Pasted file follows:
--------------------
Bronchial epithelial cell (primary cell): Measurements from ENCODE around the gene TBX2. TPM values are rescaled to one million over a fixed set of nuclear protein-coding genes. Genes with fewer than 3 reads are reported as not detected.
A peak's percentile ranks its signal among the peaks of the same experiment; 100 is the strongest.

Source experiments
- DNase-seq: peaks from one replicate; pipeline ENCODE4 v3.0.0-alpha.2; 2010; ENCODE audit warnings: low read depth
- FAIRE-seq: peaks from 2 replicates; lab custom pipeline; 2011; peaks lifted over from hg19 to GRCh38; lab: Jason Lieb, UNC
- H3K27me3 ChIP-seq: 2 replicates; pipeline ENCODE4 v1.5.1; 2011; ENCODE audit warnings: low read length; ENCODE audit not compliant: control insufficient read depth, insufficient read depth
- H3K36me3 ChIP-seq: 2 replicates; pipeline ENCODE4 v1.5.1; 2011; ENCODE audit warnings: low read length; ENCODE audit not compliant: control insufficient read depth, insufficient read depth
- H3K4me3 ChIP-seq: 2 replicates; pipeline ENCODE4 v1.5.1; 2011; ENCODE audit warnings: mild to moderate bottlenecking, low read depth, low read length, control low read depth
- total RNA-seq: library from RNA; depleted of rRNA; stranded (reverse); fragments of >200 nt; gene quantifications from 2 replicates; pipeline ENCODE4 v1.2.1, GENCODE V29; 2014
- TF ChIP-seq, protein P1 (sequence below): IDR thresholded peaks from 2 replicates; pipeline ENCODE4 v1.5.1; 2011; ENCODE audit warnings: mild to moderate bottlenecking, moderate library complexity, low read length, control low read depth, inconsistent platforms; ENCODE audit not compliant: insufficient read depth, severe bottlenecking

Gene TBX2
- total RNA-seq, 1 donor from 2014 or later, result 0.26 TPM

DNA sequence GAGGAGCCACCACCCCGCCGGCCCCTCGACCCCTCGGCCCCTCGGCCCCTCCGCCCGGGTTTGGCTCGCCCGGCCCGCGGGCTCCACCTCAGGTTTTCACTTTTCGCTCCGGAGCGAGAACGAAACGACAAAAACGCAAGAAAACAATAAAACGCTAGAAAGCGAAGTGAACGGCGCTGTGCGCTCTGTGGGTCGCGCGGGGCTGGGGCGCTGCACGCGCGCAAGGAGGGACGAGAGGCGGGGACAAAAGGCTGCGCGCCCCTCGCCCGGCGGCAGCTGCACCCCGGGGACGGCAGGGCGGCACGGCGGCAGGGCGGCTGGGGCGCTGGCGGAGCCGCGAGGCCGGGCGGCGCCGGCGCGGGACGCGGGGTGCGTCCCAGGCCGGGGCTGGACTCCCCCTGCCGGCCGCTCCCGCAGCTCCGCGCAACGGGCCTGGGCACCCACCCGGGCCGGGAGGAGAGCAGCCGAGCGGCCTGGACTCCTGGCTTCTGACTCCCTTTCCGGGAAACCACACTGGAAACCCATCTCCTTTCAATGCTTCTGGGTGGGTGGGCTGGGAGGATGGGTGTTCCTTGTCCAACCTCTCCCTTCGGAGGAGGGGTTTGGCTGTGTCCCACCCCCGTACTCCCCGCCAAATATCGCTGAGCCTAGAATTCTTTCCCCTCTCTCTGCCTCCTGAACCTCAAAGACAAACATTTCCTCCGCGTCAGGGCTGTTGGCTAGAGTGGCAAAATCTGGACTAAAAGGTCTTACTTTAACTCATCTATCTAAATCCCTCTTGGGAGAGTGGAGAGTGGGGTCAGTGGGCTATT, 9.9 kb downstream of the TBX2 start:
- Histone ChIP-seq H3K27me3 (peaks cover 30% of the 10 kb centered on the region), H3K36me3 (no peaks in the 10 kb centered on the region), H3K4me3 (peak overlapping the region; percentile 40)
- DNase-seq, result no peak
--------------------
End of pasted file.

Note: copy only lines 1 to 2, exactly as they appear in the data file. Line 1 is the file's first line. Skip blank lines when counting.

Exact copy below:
Bronchial epithelial cell (primary cell): Measurements from ENCODE around the gene TBX2. TPM values are rescaled to one million over a fixed set of nuclear protein-coding genes. Genes with fewer than 3 reads are reported as not detected.
A peak's percentile ranks its signal among the peaks of the same experiment; 100 is the strongest.